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Getting With the Program: The Lesson of the Brandon Eich Fiasco

When I was growing up, one of my father’s favourite expressions to get my brother and I to not stray from the path he set before us was to demand that we “get with the program”.  The flip side to that was that, if we did get with the program, life would be good.

That authoritarian presentation of life didn’t always sit well with us.  Part of the problem was that we were in the wrong country to make it work.  Had I emigrated to a place where “the program” was more uniformly enforced, life probably would have had a more familiar feel to it.  But this used to be the place where people could make choices in an open society for the kind of life they wanted to live.  That’s not really the case any more; we have a more corporatist mentality where anything that stands in the way of whatever goal is fashionable at the moment is cast aside.

These days the most fashionable goal is same-sex civil marriage.  Although the immediate stated objective is “equality” there are many other goals wrapped up in it, and I won’t take time to go through these.  But now it’s the litmus test of a person being “beautiful and good” as the Greeks used to put it.

The latest high-visibility failure of this litmus test is the aborted attempt for Brandon Eich, who invented Javascript, to become Mozilla’s regular CEO.  After 11 days and a howl of protest from LGBT activists inside and outside of Mozilla, he stepped down from that vaunted position.  That took place because he had the bad taste to donate USD1,000 to the support of Proposition 8, which (temporarily) nullified same-sex civil marriage in California.  Not willing to fully repent of this in the style that the Chinese used to expect during the Cultural Revolution, he left after his support collapsed.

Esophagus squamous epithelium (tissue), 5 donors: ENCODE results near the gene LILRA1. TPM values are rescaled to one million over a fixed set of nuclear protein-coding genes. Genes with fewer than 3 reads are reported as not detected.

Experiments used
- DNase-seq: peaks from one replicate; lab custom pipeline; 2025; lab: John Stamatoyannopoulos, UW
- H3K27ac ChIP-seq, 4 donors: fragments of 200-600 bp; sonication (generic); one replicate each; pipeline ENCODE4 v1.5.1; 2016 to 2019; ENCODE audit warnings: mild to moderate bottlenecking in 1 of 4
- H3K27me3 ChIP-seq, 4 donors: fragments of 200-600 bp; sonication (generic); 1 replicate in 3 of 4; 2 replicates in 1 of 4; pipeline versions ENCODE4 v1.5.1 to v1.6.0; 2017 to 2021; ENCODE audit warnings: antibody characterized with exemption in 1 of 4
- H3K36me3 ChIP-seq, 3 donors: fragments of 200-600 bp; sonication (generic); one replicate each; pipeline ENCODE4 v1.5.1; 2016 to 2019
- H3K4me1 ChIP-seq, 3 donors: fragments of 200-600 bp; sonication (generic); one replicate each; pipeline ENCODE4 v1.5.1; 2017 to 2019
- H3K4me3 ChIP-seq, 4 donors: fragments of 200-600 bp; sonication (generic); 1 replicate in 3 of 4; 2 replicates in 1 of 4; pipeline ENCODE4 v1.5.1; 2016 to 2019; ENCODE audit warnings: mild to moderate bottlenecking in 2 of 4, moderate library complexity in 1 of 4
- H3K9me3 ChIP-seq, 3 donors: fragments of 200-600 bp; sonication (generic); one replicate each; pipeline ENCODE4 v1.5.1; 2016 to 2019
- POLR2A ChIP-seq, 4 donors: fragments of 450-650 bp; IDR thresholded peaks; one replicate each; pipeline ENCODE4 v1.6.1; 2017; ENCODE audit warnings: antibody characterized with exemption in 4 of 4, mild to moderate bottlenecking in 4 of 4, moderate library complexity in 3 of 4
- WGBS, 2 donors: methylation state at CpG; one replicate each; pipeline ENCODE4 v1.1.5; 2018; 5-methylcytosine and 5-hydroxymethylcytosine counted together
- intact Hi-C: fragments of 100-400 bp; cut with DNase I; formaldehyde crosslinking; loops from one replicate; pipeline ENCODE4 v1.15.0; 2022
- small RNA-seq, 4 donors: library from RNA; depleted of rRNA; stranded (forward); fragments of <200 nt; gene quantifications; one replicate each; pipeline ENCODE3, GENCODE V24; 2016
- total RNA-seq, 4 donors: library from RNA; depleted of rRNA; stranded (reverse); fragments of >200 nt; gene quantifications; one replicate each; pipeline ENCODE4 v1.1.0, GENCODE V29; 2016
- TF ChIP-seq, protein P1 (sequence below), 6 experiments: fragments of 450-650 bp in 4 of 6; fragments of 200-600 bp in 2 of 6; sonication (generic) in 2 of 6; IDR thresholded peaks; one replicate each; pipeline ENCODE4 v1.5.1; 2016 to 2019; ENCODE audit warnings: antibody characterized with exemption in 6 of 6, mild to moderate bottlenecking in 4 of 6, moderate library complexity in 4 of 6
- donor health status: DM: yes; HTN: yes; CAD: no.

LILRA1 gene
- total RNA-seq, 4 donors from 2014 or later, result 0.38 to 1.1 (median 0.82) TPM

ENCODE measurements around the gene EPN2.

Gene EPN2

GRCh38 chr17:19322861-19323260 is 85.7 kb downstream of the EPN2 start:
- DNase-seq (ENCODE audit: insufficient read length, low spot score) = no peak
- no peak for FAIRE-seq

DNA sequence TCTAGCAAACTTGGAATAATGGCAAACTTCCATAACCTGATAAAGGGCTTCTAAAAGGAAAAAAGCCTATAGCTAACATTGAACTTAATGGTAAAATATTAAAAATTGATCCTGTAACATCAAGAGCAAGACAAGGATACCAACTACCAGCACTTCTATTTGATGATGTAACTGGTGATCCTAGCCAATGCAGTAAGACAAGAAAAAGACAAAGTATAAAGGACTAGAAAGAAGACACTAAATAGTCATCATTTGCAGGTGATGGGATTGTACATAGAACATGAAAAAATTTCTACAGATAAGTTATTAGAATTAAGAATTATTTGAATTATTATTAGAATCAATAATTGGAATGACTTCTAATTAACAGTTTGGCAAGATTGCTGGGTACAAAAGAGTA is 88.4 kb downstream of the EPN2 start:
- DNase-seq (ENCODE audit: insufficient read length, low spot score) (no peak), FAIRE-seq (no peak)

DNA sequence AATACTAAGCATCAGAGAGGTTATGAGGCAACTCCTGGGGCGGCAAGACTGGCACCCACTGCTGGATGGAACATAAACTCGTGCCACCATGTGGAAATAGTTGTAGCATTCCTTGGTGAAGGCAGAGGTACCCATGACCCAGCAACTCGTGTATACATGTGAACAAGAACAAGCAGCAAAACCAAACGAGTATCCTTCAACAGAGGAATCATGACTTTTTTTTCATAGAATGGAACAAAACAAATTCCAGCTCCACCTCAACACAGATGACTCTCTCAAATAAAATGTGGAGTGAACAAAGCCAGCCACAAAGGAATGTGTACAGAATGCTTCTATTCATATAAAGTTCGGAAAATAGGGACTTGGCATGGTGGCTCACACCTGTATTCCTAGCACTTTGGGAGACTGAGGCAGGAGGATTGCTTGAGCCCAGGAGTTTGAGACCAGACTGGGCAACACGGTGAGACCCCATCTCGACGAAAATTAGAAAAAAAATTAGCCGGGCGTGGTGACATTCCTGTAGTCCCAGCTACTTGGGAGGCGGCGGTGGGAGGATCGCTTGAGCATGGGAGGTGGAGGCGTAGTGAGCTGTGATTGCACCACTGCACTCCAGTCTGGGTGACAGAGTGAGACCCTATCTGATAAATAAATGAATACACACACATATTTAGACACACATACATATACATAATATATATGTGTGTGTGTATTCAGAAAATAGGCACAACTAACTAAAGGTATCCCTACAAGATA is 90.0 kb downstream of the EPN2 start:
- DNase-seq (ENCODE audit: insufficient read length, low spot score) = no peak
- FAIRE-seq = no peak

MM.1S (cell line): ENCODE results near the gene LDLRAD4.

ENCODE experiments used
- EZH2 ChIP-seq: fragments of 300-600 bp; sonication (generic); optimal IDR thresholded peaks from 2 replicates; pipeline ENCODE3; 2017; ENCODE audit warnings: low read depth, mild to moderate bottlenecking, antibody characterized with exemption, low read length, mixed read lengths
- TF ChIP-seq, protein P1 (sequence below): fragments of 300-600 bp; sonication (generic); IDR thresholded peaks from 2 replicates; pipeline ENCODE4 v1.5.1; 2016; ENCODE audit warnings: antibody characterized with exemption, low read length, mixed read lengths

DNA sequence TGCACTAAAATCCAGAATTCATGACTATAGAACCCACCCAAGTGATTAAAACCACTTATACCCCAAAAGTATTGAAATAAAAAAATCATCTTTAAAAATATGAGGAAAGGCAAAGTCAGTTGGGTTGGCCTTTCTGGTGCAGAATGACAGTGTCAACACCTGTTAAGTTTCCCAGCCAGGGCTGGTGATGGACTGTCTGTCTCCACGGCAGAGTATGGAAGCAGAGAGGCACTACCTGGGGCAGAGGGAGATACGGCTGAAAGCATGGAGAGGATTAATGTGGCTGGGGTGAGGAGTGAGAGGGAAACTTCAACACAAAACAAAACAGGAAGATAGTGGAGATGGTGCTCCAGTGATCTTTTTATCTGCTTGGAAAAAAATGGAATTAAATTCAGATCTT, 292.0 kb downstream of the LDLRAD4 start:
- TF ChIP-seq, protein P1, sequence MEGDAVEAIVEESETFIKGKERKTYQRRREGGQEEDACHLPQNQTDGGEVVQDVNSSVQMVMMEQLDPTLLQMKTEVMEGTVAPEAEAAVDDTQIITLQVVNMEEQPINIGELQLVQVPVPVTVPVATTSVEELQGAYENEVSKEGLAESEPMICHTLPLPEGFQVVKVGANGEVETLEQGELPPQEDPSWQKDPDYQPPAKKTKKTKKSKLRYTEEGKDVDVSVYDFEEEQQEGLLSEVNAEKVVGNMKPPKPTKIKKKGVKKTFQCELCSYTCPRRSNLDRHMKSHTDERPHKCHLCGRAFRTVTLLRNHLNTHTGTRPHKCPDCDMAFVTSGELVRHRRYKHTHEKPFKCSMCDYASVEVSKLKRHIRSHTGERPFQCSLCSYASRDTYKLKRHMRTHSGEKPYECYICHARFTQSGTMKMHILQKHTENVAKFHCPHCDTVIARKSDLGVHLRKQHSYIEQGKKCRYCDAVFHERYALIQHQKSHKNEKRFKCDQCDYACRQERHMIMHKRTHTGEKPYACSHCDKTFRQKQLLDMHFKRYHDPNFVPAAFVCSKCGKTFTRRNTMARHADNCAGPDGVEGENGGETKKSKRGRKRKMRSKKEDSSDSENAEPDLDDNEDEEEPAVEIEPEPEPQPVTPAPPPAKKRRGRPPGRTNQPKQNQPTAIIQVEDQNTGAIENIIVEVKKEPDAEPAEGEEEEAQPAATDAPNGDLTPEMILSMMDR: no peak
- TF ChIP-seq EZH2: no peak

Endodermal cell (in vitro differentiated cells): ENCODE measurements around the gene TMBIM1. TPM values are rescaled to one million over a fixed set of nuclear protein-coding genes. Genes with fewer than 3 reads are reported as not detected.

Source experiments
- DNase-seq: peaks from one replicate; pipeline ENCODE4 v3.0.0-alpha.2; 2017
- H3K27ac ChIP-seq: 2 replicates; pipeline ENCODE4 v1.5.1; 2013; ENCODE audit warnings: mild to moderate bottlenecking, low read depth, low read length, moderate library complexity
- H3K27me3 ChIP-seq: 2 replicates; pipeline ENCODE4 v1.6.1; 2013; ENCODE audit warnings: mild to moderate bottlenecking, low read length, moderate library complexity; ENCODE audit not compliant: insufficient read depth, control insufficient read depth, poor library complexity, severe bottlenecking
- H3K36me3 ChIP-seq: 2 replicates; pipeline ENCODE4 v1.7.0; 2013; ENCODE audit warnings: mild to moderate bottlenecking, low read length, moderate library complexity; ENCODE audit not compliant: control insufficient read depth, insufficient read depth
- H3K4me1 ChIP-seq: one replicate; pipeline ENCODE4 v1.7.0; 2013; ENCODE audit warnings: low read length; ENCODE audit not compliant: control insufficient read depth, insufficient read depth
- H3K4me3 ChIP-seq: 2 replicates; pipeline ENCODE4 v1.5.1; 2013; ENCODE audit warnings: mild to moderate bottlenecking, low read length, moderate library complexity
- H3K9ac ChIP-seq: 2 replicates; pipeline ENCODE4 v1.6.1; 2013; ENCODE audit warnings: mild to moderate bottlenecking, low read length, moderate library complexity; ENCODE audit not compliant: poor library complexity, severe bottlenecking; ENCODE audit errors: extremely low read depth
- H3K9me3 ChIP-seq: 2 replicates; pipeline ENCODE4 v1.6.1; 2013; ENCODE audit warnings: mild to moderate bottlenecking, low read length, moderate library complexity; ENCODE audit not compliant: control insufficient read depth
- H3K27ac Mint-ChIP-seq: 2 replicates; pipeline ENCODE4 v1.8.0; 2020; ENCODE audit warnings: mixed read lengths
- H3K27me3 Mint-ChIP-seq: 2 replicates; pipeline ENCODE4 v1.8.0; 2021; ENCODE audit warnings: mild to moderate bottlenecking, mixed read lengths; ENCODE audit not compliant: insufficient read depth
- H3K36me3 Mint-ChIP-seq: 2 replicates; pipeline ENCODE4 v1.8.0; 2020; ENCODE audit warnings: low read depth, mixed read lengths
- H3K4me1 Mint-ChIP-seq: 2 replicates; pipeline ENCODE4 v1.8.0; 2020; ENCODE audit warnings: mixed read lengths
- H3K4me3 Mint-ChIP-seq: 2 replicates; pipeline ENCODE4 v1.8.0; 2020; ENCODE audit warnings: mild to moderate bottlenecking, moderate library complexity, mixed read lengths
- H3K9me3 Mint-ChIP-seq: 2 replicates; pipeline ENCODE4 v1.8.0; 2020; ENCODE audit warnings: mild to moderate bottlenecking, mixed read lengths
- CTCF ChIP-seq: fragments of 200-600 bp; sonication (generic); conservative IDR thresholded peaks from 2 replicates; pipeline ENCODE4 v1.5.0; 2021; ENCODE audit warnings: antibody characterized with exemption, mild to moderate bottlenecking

Before I go on, I’d like to make two passing observations:

  1. As a web site maintainer and one who reads his statistics, I think that the Mozilla browser deal is on the downhill run.  Good as they are (and I’ve certainly used them for many years) and as successful as they have been against IE, they’re being overtaken by Chrome, both in PC’s and on mobile devices, where they really haven’t gotten off the ground.  Mozilla needed to hire based on merit if they needed to survive; Eich’s fall is a major step backward in that regard.
  2. I felt long ago that Proposition 8 was ill-advised, and believe that the abolition of civil marriage is what’s needed in our society.  I don’t support same-sex civil marriage because I don’t support the extension of a franchise I’m trying to get rid of.  But since civil marriage is the necessary prerequisite of same-sex civil marriage, that leads to the next question: if Eich (or anyone else) opposes civil marriage altogether, will they be subjected to the same animus that we saw in this case?  I think we’ll find out soon enough, but in the meanwhile…

What happened to Eich is reminiscent of what happened during the “Red scare” days of the 1950’s.  And I don’t throw that around casually.  In the 1930’s both communism and fascism had their fans–and well placed ones at that–in the United States.  Fascism’s fans took it in the chops during World War II, when we were actually at war with these people.  Communism’s turn came afterwards.  People who thought they were in a mainstream found out otherwise.  What changed was the country.  The left’s teeth were set on edge by the McCarthy Era, but now that the shoe is on the other foot: things which were legitimate before (like supporting legal ballot initiatives) are now beyond the pale.